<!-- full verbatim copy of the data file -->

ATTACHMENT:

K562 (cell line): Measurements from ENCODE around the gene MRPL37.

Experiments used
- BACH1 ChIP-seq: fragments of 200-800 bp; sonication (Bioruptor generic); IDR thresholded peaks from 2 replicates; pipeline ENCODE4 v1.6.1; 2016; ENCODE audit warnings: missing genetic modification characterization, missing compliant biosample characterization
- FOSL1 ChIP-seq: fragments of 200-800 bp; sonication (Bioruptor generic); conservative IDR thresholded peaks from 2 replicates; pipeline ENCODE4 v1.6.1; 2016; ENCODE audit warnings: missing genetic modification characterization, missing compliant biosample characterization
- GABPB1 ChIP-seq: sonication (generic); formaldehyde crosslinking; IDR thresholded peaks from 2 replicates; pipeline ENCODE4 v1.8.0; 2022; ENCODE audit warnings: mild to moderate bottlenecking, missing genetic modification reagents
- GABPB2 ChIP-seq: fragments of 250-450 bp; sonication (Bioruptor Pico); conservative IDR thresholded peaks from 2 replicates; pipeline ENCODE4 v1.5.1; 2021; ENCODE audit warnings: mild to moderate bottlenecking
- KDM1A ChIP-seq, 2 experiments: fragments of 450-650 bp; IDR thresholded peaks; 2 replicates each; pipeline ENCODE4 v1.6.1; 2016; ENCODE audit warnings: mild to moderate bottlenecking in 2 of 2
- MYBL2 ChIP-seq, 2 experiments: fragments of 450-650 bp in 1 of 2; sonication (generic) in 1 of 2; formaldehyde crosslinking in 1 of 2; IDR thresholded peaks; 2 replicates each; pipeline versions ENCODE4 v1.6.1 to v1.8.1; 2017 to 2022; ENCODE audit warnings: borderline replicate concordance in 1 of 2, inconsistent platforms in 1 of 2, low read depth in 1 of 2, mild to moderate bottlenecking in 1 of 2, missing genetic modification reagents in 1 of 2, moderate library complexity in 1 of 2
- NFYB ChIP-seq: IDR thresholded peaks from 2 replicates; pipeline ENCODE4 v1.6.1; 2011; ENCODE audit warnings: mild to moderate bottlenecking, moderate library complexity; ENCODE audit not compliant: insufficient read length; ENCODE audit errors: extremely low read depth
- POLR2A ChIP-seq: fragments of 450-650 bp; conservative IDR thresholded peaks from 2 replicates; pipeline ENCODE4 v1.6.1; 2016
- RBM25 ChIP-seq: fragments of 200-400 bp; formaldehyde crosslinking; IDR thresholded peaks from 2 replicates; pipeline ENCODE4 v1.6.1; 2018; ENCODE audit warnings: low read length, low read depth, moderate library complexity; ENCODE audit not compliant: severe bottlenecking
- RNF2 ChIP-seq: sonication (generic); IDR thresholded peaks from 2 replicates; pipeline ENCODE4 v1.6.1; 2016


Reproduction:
K562 (cell line): Measurements from ENCODE around the gene MRPL37.

Experiments used
- BACH1 ChIP-seq: fragments of 200-800 bp; sonication (Bioruptor generic); IDR thresholded peaks from 2 replicates; pipeline ENCODE4 v1.6.1; 2016; ENCODE audit warnings: missing genetic modification characterization, missing compliant biosample characterization
- FOSL1 ChIP-seq: fragments of 200-800 bp; sonication (Bioruptor generic); conservative IDR thresholded peaks from 2 replicates; pipeline ENCODE4 v1.6.1; 2016; ENCODE audit warnings: missing genetic modification characterization, missing compliant biosample characterization
- GABPB1 ChIP-seq: sonication (generic); formaldehyde crosslinking; IDR thresholded peaks from 2 replicates; pipeline ENCODE4 v1.8.0; 2022; ENCODE audit warnings: mild to moderate bottlenecking, missing genetic modification reagents
- GABPB2 ChIP-seq: fragments of 250-450 bp; sonication (Bioruptor Pico); conservative IDR thresholded peaks from 2 replicates; pipeline ENCODE4 v1.5.1; 2021; ENCODE audit warnings: mild to moderate bottlenecking
- KDM1A ChIP-seq, 2 experiments: fragments of 450-650 bp; IDR thresholded peaks; 2 replicates each; pipeline ENCODE4 v1.6.1; 2016; ENCODE audit warnings: mild to moderate bottlenecking in 2 of 2
- MYBL2 ChIP-seq, 2 experiments: fragments of 450-650 bp in 1 of 2; sonication (generic) in 1 of 2; formaldehyde crosslinking in 1 of 2; IDR thresholded peaks; 2 replicates each; pipeline versions ENCODE4 v1.6.1 to v1.8.1; 2017 to 2022; ENCODE audit warnings: borderline replicate concordance in 1 of 2, inconsistent platforms in 1 of 2, low read depth in 1 of 2, mild to moderate bottlenecking in 1 of 2, missing genetic modification reagents in 1 of 2, moderate library complexity in 1 of 2
- NFYB ChIP-seq: IDR thresholded peaks from 2 replicates; pipeline ENCODE4 v1.6.1; 2011; ENCODE audit warnings: mild to moderate bottlenecking, moderate library complexity; ENCODE audit not compliant: insufficient read length; ENCODE audit errors: extremely low read depth
- POLR2A ChIP-seq: fragments of 450-650 bp; conservative IDR thresholded peaks from 2 replicates; pipeline ENCODE4 v1.6.1; 2016
- RBM25 ChIP-seq: fragments of 200-400 bp; formaldehyde crosslinking; IDR thresholded peaks from 2 replicates; pipeline ENCODE4 v1.6.1; 2018; ENCODE audit warnings: low read length, low read depth, moderate library complexity; ENCODE audit not compliant: severe bottlenecking
- RNF2 ChIP-seq: sonication (generic); IDR thresholded peaks from 2 replicates; pipeline ENCODE4 v1.6.1; 2016